China’s National Bureau of Statistics (NBS) announced that the country’s annual GDP growth decreased to 3%, much below the declared objective of 5.5% in 2022, and that its economic slowdown may have global repercussions, according to Financial Post.
Vice-premier of the People’s Republic of China Liu He, who spoke at the World Economic Forum in Davos in 2023, effectively outlined the issues and difficulties that China and the world economy are currently confronting.
We have gone through a variety of unforeseen occurrences during the last five years, and we have seen significant shifts in the political and economic climate of the entire world. The theme of this year’s Annual Meeting, Cooperation in a Fragmented World,” is therefore more pertinent than ever He spoke.
China’s growth tale was shattered by the Covid-19 pandemic. Additionally, China’s GDP growth fell a little short of IMF projections made in October 2022. According to IMF forecasts, GDP growth would be about 4.4%. USD 18 trillion in 2021, primarily as a result of the dollar’s strong increase against the RMB. According to Financial Post, this is the weakest expansion of the Chinese economy since the GDP increased by 2.3% in 1974.
As evidence has emerged, China is struggling to maintain its miracle of continuous higher growth rates anywhere close to 10% or more observed during the late 1980s and the entire 1990s. Observers have already been warning about China falling into the middle-income trap.
Kim claims that China’s productivity, which determines the country’s long-term growth rate, has significantly decreased.
Since 2014, the decreasing trend has been worse. China’s rapid expansion over the past 15 years has been mostly attributed to infrastructure spending on roads, homes, and manufacturing rather than structural change and innovation. According to Financial Post, extensive expansion driven by labor and capital input is not sustainable.
Numerous issues, most notably China’s isolation from the outside world as a result of the Zero Covid policy, were cited as the primary causes of the significant decrease in Chinese GDP growth in 2022. The rigorous “Zero Covid” policy, which resulted in recurrent lockdowns and the Communist Party’s campaign against major industrial companies, as well as the ongoing real estate crisis, were mostly to blame for the poor progress.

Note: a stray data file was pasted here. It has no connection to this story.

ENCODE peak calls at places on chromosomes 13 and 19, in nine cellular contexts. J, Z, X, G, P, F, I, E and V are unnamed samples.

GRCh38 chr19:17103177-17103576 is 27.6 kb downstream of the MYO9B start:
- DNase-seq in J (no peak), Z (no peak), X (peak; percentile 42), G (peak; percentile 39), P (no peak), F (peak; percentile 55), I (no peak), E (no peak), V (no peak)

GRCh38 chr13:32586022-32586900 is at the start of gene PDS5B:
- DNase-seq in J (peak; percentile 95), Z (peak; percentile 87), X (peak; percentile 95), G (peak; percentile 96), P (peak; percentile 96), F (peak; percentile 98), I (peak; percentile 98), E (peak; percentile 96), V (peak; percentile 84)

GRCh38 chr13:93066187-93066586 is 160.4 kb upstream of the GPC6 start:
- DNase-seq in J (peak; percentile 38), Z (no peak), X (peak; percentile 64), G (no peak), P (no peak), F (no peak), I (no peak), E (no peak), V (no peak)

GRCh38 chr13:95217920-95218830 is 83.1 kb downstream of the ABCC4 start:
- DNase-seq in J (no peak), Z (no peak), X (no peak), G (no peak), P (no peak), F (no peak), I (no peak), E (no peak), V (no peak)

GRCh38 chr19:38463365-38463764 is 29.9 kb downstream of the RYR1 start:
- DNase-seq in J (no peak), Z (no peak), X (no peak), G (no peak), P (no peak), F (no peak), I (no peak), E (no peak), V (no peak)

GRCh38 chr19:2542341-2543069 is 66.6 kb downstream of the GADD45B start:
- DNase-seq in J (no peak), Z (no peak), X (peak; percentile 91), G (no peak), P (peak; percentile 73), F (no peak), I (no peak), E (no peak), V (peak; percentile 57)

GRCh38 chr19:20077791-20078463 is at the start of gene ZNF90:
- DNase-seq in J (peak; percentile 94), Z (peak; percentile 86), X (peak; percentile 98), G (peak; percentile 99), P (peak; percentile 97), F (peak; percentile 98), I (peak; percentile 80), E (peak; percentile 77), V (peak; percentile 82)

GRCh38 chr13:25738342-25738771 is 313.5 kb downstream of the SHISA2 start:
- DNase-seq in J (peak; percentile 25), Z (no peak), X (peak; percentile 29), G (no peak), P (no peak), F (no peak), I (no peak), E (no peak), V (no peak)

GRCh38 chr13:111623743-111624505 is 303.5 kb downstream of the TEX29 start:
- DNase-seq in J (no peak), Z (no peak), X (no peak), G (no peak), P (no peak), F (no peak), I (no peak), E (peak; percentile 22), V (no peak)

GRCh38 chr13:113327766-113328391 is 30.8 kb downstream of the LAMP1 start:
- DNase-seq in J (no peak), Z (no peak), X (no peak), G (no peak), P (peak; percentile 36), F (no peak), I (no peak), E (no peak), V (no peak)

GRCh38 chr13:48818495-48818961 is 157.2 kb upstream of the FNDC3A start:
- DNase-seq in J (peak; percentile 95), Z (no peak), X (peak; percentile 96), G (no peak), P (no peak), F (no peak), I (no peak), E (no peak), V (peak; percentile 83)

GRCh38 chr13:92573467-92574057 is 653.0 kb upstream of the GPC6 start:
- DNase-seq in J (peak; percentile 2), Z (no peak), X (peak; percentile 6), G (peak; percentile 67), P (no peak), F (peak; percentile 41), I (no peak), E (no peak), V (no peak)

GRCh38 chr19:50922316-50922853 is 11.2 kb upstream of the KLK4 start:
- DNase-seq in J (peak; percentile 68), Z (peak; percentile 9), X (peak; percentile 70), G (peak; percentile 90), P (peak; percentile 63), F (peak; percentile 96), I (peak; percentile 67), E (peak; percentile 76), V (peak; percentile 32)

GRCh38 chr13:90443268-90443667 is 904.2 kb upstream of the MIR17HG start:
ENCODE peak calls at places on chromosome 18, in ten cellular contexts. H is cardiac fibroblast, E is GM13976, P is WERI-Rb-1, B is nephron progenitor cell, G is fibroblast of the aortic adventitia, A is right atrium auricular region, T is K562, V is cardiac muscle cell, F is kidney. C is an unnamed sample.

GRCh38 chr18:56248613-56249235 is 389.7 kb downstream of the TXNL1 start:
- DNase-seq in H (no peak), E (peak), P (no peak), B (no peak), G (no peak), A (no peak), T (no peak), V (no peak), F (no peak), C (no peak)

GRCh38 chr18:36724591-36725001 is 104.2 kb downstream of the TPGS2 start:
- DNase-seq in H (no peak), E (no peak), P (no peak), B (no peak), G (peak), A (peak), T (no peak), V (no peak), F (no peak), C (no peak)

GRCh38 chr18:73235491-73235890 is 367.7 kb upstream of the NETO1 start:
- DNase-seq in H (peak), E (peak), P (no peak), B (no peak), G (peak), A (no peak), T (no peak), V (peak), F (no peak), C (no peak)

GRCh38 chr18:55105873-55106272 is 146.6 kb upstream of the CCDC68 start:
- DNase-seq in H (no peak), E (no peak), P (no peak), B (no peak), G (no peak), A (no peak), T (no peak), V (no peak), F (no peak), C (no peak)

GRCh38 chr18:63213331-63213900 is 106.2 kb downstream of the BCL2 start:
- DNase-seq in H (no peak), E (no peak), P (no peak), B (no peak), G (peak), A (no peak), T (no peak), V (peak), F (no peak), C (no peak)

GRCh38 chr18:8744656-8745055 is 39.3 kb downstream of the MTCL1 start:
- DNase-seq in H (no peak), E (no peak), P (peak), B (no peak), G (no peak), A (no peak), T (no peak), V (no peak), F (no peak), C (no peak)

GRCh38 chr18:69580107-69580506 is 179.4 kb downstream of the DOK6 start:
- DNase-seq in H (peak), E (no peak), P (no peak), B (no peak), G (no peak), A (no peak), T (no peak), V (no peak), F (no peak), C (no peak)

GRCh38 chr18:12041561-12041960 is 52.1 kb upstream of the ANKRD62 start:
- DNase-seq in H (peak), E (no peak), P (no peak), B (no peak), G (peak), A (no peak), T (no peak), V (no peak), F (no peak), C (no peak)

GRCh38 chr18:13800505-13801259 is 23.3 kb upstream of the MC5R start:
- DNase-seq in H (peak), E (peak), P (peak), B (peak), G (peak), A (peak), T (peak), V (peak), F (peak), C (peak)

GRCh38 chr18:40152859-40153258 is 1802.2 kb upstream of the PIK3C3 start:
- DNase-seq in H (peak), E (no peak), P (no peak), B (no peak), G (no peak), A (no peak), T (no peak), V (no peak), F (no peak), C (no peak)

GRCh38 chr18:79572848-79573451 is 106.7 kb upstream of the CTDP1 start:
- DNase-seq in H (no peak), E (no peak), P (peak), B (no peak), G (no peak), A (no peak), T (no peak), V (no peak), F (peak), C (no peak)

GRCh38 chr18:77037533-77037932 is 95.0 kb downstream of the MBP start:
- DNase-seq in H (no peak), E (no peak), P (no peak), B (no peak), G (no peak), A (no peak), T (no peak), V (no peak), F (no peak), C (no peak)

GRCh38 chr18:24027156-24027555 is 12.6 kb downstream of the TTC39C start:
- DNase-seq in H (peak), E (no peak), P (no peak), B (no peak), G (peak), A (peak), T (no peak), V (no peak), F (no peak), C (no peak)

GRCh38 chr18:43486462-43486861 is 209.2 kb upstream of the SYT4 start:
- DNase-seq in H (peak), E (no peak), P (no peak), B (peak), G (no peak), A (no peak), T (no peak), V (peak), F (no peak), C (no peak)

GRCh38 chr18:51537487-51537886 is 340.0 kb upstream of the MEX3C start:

The most alarming finding from the NBS statistics is that China, the so-called manufacturing powerhouse of the globe, had a very weak rise in industrial output in 2022, at 3.6% year over year, and even weaker in December, at 1.3%. An increase in COVID outbreaks and weak demand in November, according to senior NBS statistician Zhu Hong, reduced industrial production and put more strain on Chinese companies.
The Financial Post quoted him as saying that the factors weighing on the poor industrial growth included a compression on profits from anti-virus limitations in major manufacturing hubs like Guangzhou and Zhengzhou, as well as from the ongoing weight of a lengthy real estate crisis and declining exports.
According to NBS data published on November 22, profits decreased across 21 of 41 key industrial sectors, with the ferrous metals smelting and pressing sector experiencing the worst fall at 94.5%. Comparatively, the decline during the first 10 months was 92.7%.
The fact that many Chinese businesses are also subject to US and other Western penalties, particularly targeting Chinese IT firms that are allegedly infringing on data security and stealing patents, is another factor contributing to the industrial slowdown.
When asked about the Chinese government’s artificial intelligence initiative at the WEF, FBI Director Christopher Wray stated that he was “very concerned” because it was “not bound by the rule of law.”
Discussion about this post